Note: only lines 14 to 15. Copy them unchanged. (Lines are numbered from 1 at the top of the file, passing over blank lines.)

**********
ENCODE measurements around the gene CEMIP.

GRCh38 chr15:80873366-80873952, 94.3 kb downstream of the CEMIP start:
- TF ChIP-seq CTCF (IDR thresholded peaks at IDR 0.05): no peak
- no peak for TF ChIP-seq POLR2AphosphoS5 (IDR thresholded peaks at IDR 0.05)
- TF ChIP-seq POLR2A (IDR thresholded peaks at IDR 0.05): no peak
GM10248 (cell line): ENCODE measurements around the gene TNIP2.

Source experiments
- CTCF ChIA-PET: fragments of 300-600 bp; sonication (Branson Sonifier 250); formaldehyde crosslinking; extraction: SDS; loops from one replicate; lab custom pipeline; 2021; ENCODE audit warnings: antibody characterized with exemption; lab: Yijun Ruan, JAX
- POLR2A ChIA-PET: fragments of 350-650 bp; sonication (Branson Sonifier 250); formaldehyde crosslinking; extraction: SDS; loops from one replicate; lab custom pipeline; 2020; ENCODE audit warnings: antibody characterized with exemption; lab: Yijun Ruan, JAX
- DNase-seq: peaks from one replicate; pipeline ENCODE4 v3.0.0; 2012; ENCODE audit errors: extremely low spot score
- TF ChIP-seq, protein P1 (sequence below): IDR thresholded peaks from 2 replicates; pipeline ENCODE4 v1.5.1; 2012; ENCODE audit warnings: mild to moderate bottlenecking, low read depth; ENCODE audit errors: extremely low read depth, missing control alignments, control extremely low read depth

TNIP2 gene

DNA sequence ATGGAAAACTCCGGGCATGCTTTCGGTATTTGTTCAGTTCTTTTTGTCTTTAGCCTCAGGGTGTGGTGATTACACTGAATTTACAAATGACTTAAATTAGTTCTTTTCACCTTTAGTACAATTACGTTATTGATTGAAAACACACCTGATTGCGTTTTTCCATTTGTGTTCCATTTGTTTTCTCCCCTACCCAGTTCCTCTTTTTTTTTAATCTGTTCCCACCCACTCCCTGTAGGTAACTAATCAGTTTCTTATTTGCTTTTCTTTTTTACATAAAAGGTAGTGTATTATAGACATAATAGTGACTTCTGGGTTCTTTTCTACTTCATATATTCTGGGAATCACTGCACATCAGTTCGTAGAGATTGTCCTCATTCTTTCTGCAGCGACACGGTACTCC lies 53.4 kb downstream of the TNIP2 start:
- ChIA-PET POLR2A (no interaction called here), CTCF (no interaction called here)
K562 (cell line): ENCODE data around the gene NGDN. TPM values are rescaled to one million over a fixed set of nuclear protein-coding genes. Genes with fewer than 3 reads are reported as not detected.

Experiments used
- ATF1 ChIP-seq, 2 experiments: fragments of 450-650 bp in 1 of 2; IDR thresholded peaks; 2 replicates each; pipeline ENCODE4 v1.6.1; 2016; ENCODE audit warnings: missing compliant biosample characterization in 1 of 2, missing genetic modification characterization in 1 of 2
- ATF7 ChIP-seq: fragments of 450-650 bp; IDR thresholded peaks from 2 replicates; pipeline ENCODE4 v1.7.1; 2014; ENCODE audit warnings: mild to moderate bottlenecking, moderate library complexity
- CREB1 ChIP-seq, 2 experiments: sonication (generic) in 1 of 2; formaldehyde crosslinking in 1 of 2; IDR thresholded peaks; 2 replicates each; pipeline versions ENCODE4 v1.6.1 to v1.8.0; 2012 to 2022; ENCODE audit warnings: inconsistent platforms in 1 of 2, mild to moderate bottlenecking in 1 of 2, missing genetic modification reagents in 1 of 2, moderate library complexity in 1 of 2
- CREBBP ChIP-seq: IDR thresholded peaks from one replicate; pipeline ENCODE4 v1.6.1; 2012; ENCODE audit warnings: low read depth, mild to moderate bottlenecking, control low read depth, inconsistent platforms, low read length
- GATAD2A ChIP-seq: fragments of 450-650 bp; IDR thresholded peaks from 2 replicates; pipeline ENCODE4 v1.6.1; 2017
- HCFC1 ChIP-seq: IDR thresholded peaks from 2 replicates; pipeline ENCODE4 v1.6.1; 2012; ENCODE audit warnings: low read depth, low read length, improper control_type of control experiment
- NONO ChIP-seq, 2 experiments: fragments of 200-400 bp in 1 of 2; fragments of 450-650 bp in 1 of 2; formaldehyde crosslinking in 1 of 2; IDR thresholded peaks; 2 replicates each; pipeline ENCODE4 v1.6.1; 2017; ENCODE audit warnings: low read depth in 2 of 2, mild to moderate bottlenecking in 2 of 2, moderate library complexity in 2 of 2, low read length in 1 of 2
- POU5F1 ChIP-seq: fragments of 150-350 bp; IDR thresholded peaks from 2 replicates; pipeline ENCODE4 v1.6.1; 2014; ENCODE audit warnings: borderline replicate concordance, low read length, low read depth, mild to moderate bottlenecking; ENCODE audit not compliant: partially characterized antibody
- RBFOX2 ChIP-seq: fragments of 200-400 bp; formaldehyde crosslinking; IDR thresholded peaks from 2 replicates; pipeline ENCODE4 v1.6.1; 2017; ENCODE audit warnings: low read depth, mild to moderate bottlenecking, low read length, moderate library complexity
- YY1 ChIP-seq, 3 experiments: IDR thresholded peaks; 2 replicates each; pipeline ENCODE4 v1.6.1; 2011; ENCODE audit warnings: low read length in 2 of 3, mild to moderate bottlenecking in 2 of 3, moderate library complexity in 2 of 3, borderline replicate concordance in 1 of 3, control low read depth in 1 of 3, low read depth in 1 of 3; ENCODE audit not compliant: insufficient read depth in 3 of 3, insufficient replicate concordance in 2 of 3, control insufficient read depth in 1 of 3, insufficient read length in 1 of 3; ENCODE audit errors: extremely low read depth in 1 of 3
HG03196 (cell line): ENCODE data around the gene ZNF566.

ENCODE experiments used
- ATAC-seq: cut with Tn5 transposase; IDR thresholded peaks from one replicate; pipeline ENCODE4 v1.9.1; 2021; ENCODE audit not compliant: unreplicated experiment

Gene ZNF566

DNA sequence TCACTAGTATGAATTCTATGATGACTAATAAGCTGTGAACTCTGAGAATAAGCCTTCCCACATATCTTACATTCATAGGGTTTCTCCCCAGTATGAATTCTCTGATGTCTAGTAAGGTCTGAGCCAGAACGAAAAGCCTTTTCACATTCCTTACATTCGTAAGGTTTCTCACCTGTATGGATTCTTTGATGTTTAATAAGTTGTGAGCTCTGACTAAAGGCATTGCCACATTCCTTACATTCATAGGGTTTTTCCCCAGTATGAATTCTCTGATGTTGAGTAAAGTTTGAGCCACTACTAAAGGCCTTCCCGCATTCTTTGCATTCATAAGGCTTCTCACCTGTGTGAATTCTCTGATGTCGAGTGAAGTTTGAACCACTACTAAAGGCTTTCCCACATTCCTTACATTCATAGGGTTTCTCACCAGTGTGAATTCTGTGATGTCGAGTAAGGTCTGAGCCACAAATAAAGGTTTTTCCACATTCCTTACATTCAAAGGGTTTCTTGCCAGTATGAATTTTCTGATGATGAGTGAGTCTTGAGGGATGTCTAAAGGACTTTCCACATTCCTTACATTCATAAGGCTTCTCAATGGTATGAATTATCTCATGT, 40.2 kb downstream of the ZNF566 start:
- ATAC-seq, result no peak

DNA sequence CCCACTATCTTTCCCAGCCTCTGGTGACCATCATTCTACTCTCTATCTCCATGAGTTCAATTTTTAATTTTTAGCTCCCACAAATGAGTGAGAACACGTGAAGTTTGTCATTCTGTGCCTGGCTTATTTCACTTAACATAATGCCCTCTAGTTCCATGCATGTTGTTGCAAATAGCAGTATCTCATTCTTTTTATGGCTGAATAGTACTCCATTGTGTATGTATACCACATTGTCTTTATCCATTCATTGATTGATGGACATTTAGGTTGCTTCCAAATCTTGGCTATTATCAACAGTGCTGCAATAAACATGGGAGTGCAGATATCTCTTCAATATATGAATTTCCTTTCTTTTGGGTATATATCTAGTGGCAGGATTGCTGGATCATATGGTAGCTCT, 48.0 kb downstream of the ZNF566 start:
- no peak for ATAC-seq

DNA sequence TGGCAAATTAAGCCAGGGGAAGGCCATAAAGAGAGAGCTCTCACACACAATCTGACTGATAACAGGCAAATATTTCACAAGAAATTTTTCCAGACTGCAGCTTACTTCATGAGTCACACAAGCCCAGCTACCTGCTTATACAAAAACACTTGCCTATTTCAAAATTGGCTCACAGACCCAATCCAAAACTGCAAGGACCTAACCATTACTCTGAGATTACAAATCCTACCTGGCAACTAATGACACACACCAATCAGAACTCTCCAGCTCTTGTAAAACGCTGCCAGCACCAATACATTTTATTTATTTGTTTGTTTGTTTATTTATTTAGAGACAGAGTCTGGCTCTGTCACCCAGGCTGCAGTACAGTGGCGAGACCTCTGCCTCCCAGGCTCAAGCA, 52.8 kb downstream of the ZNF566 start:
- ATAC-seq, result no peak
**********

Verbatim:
- ChIA-PET POLR2A (no interaction called here), CTCF (no interaction called here)
K562 (cell line): ENCODE data around the gene NGDN. TPM values are rescaled to one million over a fixed set of nuclear protein-coding genes. Genes with fewer than 3 reads are reported as not detected.